Saturday, May 2, 2009

The science in Dhikr

This article will examine the scientific proofs supporting the effects that dhikr has on the human brain.

What is the brain itself? All the activity of the brain is nothing but bio-electrical activity in several distinct parts of it, amongst various sets of neurons (cellular groups) where each are assigned a specific duty, functioning as a whole. Each and everyday 14 million neurons that make up the brain, are in constant interaction with 16 billion neighbouring neurons. All our activities and our understanding, that is all the functioning of the brain is the result of countless bio-electrical flows, are brought to existence in these sets of neurons occurring as a result of these interactions.

Now, when dhikr is practised you continuously repeat a given name of Allah (subhanahu wa Ta'ala) a specific number of times and therefore reflecting a meaning that belongs to Allah (subhanahu wa Ta'ala) During the repetition of dhikr, certain regions of the brain are engaged and become active. There occurs a bio-electrical flow in those neural groups of the brain. After that task is performed repeatedly (as you repeat on the same name or a group of names) the neural activity increases, and so does the bioelectrical energy. In turn, this overflows and new sets of neurons are put to work and so, some other regions of the brain become active. Therefore the brain begins to expand. The brain starts to bring out new meanings, perspectives and commentaries which it had not previously used before the practice of dhikr. It is opening to receive the Truth. So just think what the effect that dhikr has on the heart to receive Truth!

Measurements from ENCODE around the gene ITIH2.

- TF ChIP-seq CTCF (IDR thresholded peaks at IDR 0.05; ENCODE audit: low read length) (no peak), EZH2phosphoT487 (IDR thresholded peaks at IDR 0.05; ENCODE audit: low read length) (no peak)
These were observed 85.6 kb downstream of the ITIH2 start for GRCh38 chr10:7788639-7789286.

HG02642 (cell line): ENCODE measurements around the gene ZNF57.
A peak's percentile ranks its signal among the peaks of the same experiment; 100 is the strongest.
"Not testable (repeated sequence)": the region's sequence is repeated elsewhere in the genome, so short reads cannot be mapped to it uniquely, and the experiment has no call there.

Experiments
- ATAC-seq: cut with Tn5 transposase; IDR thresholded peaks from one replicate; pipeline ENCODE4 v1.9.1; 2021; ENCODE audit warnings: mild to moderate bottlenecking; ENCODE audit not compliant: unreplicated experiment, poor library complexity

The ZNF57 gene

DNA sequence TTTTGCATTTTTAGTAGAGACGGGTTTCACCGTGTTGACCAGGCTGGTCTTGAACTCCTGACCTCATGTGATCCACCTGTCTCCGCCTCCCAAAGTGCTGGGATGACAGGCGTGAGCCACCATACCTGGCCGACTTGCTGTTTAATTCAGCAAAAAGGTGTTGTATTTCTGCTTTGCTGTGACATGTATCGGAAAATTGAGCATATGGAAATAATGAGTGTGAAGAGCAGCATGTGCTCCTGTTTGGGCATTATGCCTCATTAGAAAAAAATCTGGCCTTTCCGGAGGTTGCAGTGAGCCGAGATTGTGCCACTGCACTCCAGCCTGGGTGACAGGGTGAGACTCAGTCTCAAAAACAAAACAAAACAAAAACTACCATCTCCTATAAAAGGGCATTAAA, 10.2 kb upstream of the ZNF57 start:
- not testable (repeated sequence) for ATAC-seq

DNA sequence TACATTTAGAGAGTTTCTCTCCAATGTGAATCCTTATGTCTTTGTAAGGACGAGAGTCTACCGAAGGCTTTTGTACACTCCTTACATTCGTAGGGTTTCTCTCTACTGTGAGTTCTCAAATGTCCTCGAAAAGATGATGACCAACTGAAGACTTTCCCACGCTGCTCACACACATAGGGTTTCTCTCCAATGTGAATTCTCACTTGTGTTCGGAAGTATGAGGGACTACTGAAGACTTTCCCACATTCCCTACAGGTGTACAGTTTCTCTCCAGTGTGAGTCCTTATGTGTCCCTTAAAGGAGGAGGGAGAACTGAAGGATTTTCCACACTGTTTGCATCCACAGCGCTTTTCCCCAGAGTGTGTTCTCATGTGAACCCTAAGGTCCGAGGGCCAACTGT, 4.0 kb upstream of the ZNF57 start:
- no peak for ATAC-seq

Clearly the whole brain is a centre of interpretation. Clearly there exists no picture, no sound inside the brain. To achieve a state of consciousness (i.e. heedful to Allah's (subhanahu wa Ta'ala) commands) we must use our brains to enter reality and the more we become conscious, the more benefits we will attain, insha'Allah.

The findings of complementary laboratory tests may be found in the 'Scientific American', December 1993:

Complementary findings were described this year by investigators at Washington University and which have emerged through PET scans of humans. PET measures neural activity indirectly. In the experiments, volunteers were provided with a list of nouns. They were required to read the nouns one-by-one and to propose for each noun - a related verb. When the subjects first did this task, several distinct parts of the brain, including parts of the prefrontal and cinulate cortex, displayed increased neural activity. But if the volunteers repeated the task with the same list of words several times, the brain activity shifted to different regions. When a fresh list of nouns were given to them, the neural activity increased and shifted back to the first regions again.

PET Scans completed at Washington University show certain regions of the brain engaged as a subject reads a list of nouns and suggests related verbs. Different regions become active after the first task is performed repeatedly with the same list. The original areas of the brain re-engage when the subject is given another list.

Thus we see even Western science is waking up to the benefits of dhikr which was understood by Muslims many centuries ago without scientific evidence and research to provide proof.

1 comment:

  1. Will the effect be same if someone does Dhikar in heart or movement of lips but not saying by using tongue?


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